8. 8. MARINE CARTOGRAPHY INDIRECT METHODS OF DATA ACQUISITION MULTIBEAM ECHOSOUNDERThis kind of echosounder provides information about bathymetry (depth) and reflectivity of thebottom, which will allow to identify the different composition of the bottom. This is a high-resolution system that calculates the depth by transmitting acoustic pulses.The multibeam echosounder emits multiple beams of acoustic pulses that enables to scan thebottom of the sea in the navigation direction, ensuring 100% coverage of the survey area. Theswept area increases with depth.
  9. 9. MARINE CARTOGRAPHY INDIRECT METHODS OF DATA ACQUISITIONPARAMETRIC SUB BOTTOM PROFILERThe Parametric Sub Bottom Profiler makes possible to see the subsurface structure andto know the composition and distribution of the different materials of the seabed.
  10. 10. MARINE CARTOGRAPHYPARAMETRIC SUB BOTTOM PROFILERSince the parametric acoustic signal is transmitted with low frequency, is able topenetrate the bottom, and outline with high resolution the surface structure, givinginformation about the distribution of geologic features existing in the seabed. ANCINET REEFS GENERATED BY SILICA SPONGES IN ICE AGE submarine channel TRACES OF GAS LEAK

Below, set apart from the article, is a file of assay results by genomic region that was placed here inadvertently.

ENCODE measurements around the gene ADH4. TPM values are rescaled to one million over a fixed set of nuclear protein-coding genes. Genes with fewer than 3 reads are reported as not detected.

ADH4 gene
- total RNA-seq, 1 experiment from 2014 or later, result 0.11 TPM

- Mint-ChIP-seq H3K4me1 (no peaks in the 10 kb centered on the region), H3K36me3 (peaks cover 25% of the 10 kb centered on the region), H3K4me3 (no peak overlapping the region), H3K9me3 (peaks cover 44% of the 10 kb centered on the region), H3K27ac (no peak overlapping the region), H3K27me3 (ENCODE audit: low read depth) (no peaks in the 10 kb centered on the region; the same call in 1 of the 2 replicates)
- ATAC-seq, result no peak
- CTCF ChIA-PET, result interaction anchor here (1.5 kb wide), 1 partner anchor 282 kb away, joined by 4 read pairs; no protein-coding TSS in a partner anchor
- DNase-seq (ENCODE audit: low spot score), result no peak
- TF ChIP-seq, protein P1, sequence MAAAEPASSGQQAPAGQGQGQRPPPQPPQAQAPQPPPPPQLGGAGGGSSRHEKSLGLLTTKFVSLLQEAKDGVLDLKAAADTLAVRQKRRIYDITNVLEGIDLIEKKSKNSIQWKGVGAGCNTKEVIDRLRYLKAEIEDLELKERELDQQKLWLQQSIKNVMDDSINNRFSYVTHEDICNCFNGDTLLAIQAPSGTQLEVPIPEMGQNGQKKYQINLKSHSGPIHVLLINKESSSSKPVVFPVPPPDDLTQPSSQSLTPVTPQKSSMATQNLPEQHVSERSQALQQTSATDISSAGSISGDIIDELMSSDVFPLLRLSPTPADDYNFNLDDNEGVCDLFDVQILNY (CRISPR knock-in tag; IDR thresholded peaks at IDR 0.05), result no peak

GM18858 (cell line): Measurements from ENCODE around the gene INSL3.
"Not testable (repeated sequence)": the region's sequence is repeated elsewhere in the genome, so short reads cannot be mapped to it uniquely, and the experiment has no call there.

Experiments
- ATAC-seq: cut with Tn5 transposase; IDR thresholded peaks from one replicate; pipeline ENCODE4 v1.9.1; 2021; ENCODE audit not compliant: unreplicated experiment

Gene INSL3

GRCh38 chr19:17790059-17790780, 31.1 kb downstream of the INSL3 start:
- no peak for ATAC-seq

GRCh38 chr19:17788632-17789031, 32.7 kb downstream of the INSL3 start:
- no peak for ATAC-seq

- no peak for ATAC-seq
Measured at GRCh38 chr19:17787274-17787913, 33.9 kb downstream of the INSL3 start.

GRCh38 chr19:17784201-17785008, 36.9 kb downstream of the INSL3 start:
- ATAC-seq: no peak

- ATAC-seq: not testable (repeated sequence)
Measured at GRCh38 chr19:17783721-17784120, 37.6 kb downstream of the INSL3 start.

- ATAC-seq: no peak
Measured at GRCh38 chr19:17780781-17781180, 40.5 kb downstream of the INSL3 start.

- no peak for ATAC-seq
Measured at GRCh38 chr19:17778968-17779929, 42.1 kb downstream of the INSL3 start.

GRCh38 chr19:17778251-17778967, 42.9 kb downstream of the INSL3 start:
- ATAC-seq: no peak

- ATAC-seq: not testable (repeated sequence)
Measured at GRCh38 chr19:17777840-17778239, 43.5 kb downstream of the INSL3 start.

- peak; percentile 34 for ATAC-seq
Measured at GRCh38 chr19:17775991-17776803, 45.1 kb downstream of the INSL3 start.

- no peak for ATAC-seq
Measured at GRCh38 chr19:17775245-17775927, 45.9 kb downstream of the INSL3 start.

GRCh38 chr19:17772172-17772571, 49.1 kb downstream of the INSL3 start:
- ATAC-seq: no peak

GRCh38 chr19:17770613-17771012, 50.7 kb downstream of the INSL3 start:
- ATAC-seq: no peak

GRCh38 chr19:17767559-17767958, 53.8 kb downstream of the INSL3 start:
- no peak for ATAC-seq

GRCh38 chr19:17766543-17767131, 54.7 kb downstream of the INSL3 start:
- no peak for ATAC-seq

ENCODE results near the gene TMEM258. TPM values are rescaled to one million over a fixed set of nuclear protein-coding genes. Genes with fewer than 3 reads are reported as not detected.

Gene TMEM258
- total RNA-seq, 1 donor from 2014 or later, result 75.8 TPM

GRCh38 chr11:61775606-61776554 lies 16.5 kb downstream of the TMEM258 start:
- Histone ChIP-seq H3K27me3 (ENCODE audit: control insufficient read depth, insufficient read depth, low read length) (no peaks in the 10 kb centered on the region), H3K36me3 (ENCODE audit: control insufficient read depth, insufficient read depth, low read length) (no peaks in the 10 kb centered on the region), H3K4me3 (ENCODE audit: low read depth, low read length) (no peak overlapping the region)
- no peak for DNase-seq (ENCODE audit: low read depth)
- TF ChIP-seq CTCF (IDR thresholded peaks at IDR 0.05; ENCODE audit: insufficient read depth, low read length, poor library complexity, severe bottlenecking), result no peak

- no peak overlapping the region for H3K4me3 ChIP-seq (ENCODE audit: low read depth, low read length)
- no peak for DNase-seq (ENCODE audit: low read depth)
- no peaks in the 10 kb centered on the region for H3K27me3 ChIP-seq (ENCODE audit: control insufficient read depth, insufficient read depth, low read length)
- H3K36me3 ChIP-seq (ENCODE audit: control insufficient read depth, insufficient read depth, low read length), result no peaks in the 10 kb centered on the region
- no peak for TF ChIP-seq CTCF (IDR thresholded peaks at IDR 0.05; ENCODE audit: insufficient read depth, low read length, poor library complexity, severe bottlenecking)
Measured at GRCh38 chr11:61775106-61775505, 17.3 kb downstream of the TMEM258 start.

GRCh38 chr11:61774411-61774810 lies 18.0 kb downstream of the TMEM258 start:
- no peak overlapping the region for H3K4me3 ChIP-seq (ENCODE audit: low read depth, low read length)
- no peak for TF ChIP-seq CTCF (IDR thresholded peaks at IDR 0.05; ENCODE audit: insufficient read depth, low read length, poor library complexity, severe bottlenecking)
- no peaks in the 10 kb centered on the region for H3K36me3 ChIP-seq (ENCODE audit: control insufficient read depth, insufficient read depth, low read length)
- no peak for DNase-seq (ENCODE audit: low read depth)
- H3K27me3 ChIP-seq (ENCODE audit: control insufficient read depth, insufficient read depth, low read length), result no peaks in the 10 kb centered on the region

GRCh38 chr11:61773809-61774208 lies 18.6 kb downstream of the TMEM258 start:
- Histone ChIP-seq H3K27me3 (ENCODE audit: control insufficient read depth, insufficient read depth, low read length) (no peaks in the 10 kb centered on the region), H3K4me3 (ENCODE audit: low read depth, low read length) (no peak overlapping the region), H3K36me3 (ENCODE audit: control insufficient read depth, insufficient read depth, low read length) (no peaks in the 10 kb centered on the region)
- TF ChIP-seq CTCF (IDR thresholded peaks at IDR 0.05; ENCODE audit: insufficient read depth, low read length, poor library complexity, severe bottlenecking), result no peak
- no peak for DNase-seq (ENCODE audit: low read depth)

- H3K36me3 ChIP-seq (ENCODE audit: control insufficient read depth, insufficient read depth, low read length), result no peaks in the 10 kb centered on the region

11. 11. MARINE CARTOGRAPHYDIRECT METHODS OF DATA ACQUISITION ROV (Remote Operated Vehicle) The ROV is an underwater robot connected to the vessel by a cable that transmites energy and orders. Through the cable are also transmitted images from the ROV camera. Up to 450 m depth
  12. 12. MARINE CARTOGRAPHYDIRECT METHODS OF DATA ACQUISITION Underwater Camera Gorgonians, sponges and brittle stars Up to 2.000 m depth
  13. 13. MARINE CARTOGRAPHYDIRECT METHODS OF DATA ACQUISITION Towed video cameraUnderwater video transects with towedunderwater video camera are used for thebiological characterization. The imagesare displayed instantly on board and arevideotaped. Posidonia Oceanica meadows. Underwater video image. Region of Murcia